Prepare for second round of food rules

• From January next year smaller businesses will also have to separate their food waste for collection.
• From January next year smaller businesses will also have to separate their food waste for collection.

From 2016 regulations kick in for venues producing 5kg of food waste. Ensure you’re ready, writes Iain Gulland of Zero Waste Scotland

LAST January we kicked off 2014 with perhaps the biggest game-changer for resource management in Scotland to date: the Waste (Scotland) Regulations came into effect, making it mandatory for businesses to separate key materials and present food waste for recycling.
Specifically, businesses now have to separate plastic, glass, metal, paper and cardboard for recycling, with businesses which produce over 50kg of food waste a week also required to separate this food waste.
One year on, and it’s great to start 2015 with positive indications of the change the regulations have made.
Organics recycling firm Keenan Recycling has seen its customer base double and is now processing an additional 400 tonnes of food waste a month, with the potential to generate enough energy to power almost 400 households for a year.

Iain Gulland, Zero Waste Scotland
Iain Gulland, Zero Waste Scotland

Of course we’re also marking one year to go until the requirement to recycle food is extended to more businesses.
From January 1, 2016 any business which produces more than 5kg of food waste a week will have to separate food waste, so at this mid-point I’d like to urge all businesses to take this opportunity to ensure that they are compliant with the current regulations and prepared for the next phase.
We carried out an independent survey last year which showed that 83% of businesses were aware of the regulations, and that of those, almost 90% were confident of their compliance – encouraging figures for such new regulations.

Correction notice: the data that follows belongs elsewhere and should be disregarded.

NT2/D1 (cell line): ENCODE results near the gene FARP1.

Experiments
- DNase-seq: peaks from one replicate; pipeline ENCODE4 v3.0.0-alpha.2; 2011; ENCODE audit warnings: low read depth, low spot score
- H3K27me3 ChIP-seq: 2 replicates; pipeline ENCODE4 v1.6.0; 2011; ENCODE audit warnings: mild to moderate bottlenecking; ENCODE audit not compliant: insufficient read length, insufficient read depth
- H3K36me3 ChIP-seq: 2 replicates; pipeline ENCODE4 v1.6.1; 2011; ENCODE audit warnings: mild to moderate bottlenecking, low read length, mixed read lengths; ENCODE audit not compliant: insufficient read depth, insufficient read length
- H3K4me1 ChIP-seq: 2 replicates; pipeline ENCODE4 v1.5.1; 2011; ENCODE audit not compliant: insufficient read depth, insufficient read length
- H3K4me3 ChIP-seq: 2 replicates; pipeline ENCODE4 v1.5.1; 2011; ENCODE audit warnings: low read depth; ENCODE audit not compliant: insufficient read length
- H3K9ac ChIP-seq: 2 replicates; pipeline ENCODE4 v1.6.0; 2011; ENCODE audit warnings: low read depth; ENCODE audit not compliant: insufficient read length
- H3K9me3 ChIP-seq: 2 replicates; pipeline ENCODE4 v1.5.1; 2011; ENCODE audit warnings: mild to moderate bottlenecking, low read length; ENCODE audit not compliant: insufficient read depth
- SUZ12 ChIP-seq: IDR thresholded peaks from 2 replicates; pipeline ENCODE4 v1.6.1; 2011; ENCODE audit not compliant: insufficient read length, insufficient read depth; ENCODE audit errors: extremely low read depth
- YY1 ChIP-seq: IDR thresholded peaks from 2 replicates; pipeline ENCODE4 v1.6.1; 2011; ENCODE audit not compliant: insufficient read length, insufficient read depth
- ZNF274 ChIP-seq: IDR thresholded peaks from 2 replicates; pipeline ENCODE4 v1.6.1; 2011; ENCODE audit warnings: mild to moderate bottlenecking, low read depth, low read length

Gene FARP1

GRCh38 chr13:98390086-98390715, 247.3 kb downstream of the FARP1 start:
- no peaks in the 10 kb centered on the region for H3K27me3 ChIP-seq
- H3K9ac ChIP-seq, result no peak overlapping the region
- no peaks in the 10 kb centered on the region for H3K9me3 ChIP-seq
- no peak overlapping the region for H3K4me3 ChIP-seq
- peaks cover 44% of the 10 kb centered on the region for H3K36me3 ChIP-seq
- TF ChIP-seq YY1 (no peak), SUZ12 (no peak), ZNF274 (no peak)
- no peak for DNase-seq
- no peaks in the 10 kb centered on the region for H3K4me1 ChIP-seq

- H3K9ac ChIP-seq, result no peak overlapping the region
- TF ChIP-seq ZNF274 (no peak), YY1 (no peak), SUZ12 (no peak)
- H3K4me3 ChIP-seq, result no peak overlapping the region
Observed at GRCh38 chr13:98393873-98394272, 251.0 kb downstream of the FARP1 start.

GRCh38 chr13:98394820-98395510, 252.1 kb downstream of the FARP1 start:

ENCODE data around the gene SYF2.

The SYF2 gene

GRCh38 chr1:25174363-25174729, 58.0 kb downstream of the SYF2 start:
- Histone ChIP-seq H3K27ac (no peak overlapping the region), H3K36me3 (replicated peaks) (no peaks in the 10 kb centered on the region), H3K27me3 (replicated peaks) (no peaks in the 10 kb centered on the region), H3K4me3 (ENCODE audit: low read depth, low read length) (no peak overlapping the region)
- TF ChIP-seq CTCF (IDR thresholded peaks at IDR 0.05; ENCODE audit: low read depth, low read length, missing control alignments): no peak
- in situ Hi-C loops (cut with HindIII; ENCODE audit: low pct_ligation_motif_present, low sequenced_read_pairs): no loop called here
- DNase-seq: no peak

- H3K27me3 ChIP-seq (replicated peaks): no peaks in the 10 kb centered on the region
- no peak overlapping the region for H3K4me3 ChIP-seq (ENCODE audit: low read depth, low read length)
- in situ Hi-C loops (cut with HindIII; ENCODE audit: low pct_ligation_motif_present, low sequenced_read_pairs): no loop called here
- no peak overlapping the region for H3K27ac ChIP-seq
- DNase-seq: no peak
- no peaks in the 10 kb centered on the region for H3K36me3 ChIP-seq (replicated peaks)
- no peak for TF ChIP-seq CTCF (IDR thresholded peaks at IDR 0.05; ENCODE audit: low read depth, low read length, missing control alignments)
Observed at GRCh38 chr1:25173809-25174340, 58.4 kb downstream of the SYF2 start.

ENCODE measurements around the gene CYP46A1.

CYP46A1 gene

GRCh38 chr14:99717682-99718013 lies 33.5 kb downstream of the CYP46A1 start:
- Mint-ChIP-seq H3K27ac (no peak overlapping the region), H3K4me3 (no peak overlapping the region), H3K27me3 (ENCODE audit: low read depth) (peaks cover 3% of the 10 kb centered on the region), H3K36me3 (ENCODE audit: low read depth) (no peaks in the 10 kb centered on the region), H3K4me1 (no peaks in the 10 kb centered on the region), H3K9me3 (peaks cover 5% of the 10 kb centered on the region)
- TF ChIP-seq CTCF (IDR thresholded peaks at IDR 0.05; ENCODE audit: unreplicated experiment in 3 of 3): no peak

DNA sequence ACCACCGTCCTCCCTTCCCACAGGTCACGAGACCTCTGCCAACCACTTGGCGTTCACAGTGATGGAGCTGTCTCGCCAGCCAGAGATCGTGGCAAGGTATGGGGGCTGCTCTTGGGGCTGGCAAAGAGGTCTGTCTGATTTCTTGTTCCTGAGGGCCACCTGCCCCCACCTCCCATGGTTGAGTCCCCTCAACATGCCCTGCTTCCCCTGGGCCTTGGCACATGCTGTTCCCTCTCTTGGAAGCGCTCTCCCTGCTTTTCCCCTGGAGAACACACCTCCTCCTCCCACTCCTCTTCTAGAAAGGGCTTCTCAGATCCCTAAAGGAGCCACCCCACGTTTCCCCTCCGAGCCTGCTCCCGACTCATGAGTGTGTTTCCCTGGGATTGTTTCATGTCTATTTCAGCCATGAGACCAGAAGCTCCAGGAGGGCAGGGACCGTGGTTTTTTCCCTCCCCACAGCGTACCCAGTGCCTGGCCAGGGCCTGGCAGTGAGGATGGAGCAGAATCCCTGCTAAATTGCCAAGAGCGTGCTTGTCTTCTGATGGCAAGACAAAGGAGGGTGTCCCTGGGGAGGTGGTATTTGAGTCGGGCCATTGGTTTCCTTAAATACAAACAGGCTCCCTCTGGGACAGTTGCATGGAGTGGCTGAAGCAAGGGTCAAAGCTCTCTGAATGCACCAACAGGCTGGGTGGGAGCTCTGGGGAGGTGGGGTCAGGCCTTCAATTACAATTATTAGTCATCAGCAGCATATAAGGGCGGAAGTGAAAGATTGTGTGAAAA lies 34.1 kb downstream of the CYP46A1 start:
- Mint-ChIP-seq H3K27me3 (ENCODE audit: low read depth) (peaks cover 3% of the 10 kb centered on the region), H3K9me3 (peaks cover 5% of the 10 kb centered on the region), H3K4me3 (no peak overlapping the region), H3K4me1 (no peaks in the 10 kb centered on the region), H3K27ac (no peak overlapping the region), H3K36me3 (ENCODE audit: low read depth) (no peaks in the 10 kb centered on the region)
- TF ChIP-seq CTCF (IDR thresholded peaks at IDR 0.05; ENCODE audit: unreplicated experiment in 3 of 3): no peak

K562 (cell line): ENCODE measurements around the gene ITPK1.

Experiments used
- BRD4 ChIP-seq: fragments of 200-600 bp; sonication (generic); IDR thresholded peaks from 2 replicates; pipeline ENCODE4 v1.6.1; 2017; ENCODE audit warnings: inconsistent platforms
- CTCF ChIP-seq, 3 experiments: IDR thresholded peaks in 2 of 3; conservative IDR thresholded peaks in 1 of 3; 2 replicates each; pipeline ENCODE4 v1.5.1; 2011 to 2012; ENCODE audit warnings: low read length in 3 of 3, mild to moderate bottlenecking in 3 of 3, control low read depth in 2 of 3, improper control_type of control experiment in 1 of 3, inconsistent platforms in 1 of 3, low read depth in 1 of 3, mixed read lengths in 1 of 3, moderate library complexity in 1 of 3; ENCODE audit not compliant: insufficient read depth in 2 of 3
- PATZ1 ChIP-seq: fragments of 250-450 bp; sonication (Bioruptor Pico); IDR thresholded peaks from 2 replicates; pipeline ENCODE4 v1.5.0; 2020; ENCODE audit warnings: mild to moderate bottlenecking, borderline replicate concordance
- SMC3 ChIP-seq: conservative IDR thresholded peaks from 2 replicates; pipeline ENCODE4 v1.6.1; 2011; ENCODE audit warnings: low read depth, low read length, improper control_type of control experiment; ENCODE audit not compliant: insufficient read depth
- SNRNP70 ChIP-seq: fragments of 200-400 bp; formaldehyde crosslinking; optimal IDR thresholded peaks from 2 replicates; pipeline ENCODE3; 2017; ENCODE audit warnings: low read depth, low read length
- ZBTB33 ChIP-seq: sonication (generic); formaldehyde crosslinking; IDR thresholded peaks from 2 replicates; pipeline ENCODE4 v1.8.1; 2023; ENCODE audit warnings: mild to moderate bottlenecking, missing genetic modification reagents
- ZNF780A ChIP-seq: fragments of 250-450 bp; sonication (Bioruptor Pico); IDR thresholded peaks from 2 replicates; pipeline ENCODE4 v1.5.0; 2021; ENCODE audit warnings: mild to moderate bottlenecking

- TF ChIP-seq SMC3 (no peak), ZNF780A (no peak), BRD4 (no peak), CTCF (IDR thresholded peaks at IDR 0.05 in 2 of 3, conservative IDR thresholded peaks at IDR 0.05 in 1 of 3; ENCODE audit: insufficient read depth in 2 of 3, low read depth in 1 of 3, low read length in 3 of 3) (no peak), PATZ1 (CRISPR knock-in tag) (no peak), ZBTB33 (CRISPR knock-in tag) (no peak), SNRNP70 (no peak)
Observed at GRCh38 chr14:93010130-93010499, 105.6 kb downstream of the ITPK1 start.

From working with businesses across the sectors we’ve seen first-hand that these regulations aren’t just a requirement to tick another box – they can actually provide a competitive advantage and in some cases, lead to cost savings.
Aberdeen pub and restaurant The Mains of Scotstown, for example, implemented unique ways of handling its waste in preparation for the regulations and found that it saved nearly £8000 a year and now sends only 13% of waste to landfill.
The challenge we now face this year is to reach those businesses which could still benefit from advice on how to implement the regulations.
Our free Resource Efficient Scotland programme can do just this, as well as providing wider advice and support to help make better use of resources including energy and water.
I would also urge businesses to check that their waste contractor has signed up to our voluntary Resource Sector Commitment.
By using a contractor which is signed up to the commitment, businesses can be assured that they will be provided with a high quality recycling service which is compliant with the regulations.

There are five easy steps to stay within the law:

1. Speak with your local authority or waste contractor. They should be able to offer advice and a service that enables you to comply with your duty of care.

2. Do not contaminate recyclables or food waste. Your waste contractor will refuse to uplift recyclables or food waste (or charge extra) if they are contaminated by other materials.

3. Train your staff and make sure they know how to recycle in the workplace. Label bins stating clearly what should be recycled and ensure staff know what goes where.

4. Use the rural postcode search tool to check if your business is rural and therefore exempt from the requirement to segregate food waste.

5. Less waste is easier to deal with. Look at what you are paying to have waste collected and think about how to reduce the amount of waste you produce.

With the countdown now on until the regulations extend next January, it’s important that businesses ensure their compliance, and Zero Waste Scotland is on hand to provide assistance, support and advice to all businesses and organisations.
• Iain Gulland is the chief executive of Zero Waste Scotland.